This summer struggles as Europeans with extreme heat and rising energy costs, Spain continues decree This week the requirement for air conditioning in public places to be at or above 27 °C (80 °F). The measure will apply to offices, shops, bars and restaurants, as well as public transport systems and transport hubs.
The guidelines also include keeping heating at or below 19 °C (66 °F) in winter.
The decree was part of a bill passed on Monday by the Spanish government to reduce the country’s gas consumption by 7%, in line with recent EU energy agreements. limit dependency On Russian gas.
Spanish Ecological Transition Minister Teresa Ribera said shops would also be obliged to keep doors closed and that heating systems should be checked more frequently to increase efficiency under the new measures.
Measures include switching off store window lights after 10 pm, street lighting will not be affected.
“You just need to go to a shopping mall to realize that the temperature is too low,” Spanish Prime Minister Pedro Sánchez said last week while announcing the new package.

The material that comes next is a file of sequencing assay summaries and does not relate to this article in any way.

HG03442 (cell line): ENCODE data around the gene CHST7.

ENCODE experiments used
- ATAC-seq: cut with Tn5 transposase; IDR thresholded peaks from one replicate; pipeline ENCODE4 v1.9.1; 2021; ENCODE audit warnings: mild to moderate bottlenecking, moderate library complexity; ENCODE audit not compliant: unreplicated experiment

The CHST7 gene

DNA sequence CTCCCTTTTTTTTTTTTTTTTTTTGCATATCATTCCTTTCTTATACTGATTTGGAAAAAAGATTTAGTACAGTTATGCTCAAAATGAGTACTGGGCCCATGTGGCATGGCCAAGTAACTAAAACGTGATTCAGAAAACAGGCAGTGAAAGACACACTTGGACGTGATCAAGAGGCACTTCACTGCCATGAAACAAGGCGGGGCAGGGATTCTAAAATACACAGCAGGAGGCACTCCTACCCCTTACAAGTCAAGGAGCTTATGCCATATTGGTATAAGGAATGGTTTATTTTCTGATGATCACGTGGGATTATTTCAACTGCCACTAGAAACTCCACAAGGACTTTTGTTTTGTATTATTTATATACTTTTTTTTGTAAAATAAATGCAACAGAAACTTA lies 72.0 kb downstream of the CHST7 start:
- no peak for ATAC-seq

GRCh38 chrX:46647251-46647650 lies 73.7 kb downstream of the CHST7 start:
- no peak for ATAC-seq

Not all officials were on board with the changes. “Madrid doesn’t go out. It creates insecurity and scares tourism and consumption,” Madrid community president Isabel Diaz Ayuso wrote in a translated tweet on Monday.
Spain is not the only European country trying to combat energy use and costs. According to Guardian, France has asked businesses that use air conditioning to keep their doors closed or run the risk of being fined. Germany has banned the use of mobile air conditioning and fan heaters.
During a heat wave last month, Temperature recorded in Spain Maximum 43 °C (109 °F). According to Spain’s Carlos III Institute, which records temperature-related deaths daily, 360 deaths were attributed to high temperatures from July 10 to 15. This was compared to 27 temperature-related deaths in the past six days.
Spain is one of the hottest European countries in the summer months. Two heat waves have already hit the country this year and temperatures often exceed 40 °C (104 Fahrenheit) for several days. The temperature is expected to rise again in the first week of August.
Spain is one of several European countries that have suffered major wildfires this summer, including France, Italy Portugal, Greece, Germany and the Czech Republic. The fire has forced thousands of people to move out.
Spain’s decree will remain in force until at least November 2023.